Literary History

book review

“In Cold Blood” by Truman Capote

Introductory Notes Truman Capote (1924-1984) was born in New Orleans and educated in private schools in Connecticut and New York. As a young man he worked for The New Yorker. He received early acclaim as a writer, but he continued in the public eye mainly for his flamboyant life in New York City, where his …

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The Writer’s Almanac from American Public Media

The Writer’s Almanac from American Public Media The Writer’s Almanac, sponsored by American Public Media and The Poetry Foundation, provides a poem each day, plus literary and historical notes for the day’s date. In addition to reading online, you can also sign up for a daily e-mail or listen to the podcast version.

What Exactly is Literature?

NPR : Best-Selling Book Shows ‘Halo’ Game’s Wide Appeal That’s the question raised by news items such as this: The action-adventure book Contact Harvest is on the USA Today and New York Times best-seller lists. Author Joseph Staten had never written a novel but was uniquely qualified to write this one. Contact Harvest is the …

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Dorothy Sayers and British Detective Fiction

NPR : A Brutal, British Mystery Novel for Boxing Day Jonathan Hayes, a New York City forensic pathologist, describes how a BBC broadcast of Dorothy Sayers’s novel The Nine Tailors made him appreciate Sayers’s influence on the mystery genre: In Nine Tailors, the violence is not bloodless, but brutal, and the characters are made of …

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Literature of Christmas Eve

From The Writer’s Almanac, a publication of Prairie Home Productions, presented by American Public Media:   Literary and Historical Notes: It’s Christmas Eve, the setting for many works of fiction including O. Henry’s (books by this author) “Gift of the Magi,” a short story about Jim and Della, the impoverished young couple, in which each …

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book review

“Zelda: A Biography” by Nancy Milford

Milford, Nancy. Zelda: A BiographyNew York: Harper & Row, 1970Paperback, 426 pagesISBN 0-060-91069-0 They were among the most beautiful people of the Jazz Age: the dashing young writer F. Scott Fitzgerald and his striking young bride Zelda. Fitzgerald christened the era the Jazz Age, and he made his wife its first Flapper. Zelda Sayre was …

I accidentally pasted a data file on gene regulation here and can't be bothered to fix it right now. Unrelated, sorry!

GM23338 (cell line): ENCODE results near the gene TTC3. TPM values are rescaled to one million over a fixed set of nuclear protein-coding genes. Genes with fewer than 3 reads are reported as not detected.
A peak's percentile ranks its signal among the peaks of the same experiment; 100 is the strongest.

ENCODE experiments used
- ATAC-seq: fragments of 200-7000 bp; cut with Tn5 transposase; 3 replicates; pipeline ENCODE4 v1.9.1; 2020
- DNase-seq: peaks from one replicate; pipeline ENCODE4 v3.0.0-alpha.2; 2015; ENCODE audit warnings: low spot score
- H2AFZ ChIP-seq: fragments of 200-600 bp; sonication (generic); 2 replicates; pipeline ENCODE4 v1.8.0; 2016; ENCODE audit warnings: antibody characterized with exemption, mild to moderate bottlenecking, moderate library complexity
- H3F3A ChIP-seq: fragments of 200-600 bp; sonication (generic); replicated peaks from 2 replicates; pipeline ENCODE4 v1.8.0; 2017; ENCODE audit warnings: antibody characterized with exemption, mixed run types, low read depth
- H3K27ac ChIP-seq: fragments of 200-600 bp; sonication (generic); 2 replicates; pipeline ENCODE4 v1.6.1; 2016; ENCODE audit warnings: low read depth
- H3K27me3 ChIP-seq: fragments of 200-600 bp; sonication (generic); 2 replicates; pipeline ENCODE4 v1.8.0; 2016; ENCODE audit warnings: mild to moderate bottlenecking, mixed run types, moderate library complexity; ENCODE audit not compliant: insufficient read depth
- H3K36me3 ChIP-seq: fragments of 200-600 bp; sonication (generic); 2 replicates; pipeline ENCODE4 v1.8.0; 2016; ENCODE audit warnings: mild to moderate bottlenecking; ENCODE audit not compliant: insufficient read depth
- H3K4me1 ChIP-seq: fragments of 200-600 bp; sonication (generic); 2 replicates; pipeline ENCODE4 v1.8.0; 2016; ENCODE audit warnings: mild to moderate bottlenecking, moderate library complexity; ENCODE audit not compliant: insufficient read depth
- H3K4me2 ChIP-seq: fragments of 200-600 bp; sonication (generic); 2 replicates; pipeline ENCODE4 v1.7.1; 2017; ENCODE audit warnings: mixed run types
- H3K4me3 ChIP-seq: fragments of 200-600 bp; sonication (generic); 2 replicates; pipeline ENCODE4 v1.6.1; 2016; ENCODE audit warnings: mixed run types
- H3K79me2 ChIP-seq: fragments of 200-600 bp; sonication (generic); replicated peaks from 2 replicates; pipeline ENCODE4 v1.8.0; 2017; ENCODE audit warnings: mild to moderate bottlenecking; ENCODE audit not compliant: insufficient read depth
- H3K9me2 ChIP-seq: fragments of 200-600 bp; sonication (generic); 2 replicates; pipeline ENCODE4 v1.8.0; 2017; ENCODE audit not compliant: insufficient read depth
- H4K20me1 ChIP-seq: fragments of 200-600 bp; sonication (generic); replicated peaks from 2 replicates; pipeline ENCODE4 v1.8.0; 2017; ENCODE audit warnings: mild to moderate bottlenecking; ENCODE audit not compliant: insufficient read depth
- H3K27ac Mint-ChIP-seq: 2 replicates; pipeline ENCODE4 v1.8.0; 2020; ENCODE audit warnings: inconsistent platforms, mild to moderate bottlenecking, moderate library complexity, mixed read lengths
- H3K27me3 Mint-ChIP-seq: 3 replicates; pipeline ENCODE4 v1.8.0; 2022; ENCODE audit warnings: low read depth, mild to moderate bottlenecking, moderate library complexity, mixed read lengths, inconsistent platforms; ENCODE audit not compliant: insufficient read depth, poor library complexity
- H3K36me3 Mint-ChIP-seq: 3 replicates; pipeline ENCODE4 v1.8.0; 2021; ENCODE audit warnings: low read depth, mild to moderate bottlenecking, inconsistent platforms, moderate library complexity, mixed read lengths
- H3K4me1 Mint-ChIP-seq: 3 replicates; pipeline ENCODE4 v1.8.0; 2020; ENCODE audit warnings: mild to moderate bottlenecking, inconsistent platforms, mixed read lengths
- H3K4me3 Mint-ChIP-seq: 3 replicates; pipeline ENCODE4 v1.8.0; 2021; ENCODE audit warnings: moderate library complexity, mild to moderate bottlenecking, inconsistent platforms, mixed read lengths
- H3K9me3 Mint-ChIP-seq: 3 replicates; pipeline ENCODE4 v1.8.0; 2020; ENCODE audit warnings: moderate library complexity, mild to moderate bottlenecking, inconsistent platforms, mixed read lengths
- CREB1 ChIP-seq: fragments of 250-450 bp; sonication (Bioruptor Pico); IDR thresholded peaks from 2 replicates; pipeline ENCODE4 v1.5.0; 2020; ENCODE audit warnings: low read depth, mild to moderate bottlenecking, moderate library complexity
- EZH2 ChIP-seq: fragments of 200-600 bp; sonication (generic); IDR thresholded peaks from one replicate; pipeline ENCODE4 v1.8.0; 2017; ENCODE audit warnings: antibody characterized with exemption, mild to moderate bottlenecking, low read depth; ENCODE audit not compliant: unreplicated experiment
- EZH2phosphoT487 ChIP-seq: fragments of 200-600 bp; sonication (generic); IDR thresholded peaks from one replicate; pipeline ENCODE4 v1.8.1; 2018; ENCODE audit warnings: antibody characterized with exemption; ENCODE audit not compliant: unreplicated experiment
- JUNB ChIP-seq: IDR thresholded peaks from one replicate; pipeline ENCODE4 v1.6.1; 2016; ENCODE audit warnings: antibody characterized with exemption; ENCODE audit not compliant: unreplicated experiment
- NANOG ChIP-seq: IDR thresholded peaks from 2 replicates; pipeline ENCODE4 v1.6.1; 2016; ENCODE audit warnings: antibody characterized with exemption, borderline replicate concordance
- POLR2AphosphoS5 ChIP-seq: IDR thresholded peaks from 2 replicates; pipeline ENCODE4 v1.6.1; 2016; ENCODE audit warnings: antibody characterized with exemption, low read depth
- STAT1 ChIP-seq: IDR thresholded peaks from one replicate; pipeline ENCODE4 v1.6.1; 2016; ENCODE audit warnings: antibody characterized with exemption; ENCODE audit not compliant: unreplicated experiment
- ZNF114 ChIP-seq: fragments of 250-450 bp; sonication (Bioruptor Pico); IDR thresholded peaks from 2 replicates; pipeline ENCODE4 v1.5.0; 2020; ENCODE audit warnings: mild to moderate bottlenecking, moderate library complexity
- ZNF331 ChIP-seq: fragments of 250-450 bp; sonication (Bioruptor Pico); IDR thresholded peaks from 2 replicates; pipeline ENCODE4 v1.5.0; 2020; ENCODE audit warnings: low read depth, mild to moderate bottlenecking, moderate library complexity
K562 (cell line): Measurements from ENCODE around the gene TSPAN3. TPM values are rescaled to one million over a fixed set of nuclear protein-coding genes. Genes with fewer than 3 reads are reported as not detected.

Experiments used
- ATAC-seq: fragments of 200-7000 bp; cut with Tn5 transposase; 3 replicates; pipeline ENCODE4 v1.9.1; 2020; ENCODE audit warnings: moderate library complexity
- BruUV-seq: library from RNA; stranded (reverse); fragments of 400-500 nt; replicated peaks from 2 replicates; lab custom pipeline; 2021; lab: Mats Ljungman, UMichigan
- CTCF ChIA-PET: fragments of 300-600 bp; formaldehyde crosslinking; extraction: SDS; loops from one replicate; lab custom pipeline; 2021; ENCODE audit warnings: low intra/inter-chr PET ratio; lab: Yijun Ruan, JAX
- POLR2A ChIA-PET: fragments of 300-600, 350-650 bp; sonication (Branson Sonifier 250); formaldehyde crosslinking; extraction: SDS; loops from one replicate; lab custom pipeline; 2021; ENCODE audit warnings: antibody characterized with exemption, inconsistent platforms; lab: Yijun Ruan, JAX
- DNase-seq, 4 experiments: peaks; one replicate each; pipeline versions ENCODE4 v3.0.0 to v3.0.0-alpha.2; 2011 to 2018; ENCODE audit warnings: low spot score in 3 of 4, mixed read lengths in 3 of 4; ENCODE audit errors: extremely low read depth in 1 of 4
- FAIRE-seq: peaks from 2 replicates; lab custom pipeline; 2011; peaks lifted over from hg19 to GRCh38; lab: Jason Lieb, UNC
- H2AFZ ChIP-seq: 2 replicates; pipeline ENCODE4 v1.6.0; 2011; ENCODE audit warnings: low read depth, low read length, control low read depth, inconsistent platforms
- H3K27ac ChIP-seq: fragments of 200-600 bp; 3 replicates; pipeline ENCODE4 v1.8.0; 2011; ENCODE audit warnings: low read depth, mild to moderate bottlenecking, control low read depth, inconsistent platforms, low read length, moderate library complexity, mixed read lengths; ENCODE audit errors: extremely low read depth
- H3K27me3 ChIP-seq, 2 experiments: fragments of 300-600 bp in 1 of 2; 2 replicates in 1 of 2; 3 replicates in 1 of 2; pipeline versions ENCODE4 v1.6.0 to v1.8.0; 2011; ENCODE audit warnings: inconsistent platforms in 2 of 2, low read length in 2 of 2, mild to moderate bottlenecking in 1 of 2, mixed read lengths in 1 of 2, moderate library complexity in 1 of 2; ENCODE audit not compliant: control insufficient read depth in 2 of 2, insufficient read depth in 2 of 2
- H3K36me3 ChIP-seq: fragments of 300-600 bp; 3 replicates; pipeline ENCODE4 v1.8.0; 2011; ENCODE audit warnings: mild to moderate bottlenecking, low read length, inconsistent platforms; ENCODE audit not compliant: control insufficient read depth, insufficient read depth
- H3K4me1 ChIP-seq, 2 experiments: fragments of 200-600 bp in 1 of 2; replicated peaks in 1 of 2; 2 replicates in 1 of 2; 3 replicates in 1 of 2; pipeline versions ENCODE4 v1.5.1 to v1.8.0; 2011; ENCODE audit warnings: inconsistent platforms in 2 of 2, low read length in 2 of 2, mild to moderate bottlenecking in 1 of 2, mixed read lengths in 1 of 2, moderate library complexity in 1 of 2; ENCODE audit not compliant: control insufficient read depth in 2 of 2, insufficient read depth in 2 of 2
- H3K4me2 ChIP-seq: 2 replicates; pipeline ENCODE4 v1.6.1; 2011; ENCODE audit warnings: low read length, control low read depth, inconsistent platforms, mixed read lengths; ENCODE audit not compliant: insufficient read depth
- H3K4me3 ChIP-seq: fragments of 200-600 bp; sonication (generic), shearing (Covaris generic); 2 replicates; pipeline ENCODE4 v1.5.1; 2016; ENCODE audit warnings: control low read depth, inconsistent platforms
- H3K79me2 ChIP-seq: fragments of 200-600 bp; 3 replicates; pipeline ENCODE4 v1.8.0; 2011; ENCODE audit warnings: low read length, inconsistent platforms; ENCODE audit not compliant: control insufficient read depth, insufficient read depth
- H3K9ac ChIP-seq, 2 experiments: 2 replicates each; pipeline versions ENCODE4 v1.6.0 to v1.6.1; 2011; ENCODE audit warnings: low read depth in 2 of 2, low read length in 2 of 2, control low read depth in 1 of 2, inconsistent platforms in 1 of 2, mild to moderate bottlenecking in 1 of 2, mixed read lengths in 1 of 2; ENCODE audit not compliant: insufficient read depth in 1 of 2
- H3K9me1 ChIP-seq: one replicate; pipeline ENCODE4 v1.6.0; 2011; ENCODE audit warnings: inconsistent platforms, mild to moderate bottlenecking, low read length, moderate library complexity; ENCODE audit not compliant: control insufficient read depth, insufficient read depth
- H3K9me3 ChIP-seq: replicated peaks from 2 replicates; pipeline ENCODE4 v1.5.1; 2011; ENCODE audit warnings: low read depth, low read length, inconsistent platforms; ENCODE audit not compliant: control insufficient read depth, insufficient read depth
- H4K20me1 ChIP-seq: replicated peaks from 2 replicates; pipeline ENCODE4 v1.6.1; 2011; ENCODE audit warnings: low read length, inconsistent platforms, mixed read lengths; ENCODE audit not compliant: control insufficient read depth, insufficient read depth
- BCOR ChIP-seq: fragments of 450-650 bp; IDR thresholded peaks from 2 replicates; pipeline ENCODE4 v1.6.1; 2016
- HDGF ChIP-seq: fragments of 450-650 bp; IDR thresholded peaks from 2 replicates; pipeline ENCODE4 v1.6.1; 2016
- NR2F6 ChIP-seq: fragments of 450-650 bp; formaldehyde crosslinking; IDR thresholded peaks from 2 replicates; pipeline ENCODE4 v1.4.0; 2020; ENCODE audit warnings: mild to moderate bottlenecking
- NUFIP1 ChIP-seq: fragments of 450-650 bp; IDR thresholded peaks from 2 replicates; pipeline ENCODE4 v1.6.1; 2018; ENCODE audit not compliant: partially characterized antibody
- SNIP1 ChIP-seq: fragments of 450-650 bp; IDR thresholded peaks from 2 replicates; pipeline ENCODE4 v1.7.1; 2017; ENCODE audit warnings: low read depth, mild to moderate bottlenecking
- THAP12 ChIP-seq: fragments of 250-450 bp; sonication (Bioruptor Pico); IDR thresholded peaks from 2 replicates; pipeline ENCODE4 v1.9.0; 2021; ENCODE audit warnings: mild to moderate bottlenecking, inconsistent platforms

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book review

“The Reader, the Text, the Poem” by Louise M. Rosenblatt

Rosenblatt, Louise M. The Reader, the Text, the Poem: The Transactional Theory of the Literary Work  Carbondale, Ill., 1978Hardcover, 196 pagesISBN 0-8093-0883-5 Highly Recommended Rosenblatt is one of the proponents of the reader-response theory of literary criticism, a concept that emerged in the U.S. in the 1960s and 1970s as a reaction to New Criticism, which treated …

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book review

“The Professor and the Madman” by Simon Winchester

Winchester, Simon. The Professor and the Madman HarperCollins, 1998Hardcover, 242 pagesISBN 0-06-017596-6 Recommended Compilation of the Oxford English Dictionary (OED), begun in 1857, required more than 70 years and the help of hundreds of volunteers who submitted examples of the usage of individual words. The editor of the project was Professor James Murray, a scholarly former …

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“Writing a Woman’s Life” by Carolyn G. Heilbrun

Heilbrun, Carolyn G. Writing a Woman’s Life (1988)  W.W. Norton & Company, 144 pages, $14.95 hardcover  ISBN 0-393-02601-9 In the “Introduction,” feminist scholar Carolyn Heilbrun explains the topic of her book: There are four ways to write a woman’s life: the woman herself may tell it, in what she chooses to call an autobiography; she …

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